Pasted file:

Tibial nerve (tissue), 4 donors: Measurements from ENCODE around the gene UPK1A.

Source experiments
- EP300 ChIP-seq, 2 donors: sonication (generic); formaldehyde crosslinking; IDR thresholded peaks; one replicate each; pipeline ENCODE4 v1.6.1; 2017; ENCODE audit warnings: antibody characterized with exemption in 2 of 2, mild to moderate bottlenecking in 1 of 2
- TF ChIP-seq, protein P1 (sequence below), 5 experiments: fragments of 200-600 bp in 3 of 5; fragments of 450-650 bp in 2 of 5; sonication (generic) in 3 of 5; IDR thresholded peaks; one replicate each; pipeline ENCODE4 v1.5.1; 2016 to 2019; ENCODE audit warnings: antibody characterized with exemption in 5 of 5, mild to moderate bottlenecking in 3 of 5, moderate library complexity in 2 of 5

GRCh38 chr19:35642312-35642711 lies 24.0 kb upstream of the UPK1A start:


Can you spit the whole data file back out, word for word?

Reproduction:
Tibial nerve (tissue), 4 donors: Measurements from ENCODE around the gene UPK1A.

Source experiments
- EP300 ChIP-seq, 2 donors: sonication (generic); formaldehyde crosslinking; IDR thresholded peaks; one replicate each; pipeline ENCODE4 v1.6.1; 2017; ENCODE audit warnings: antibody characterized with exemption in 2 of 2, mild to moderate bottlenecking in 1 of 2
- TF ChIP-seq, protein P1 (sequence below), 5 experiments: fragments of 200-600 bp in 3 of 5; fragments of 450-650 bp in 2 of 5; sonication (generic) in 3 of 5; IDR thresholded peaks; one replicate each; pipeline ENCODE4 v1.5.1; 2016 to 2019; ENCODE audit warnings: antibody characterized with exemption in 5 of 5, mild to moderate bottlenecking in 3 of 5, moderate library complexity in 2 of 5

GRCh38 chr19:35642312-35642711 lies 24.0 kb upstream of the UPK1A start: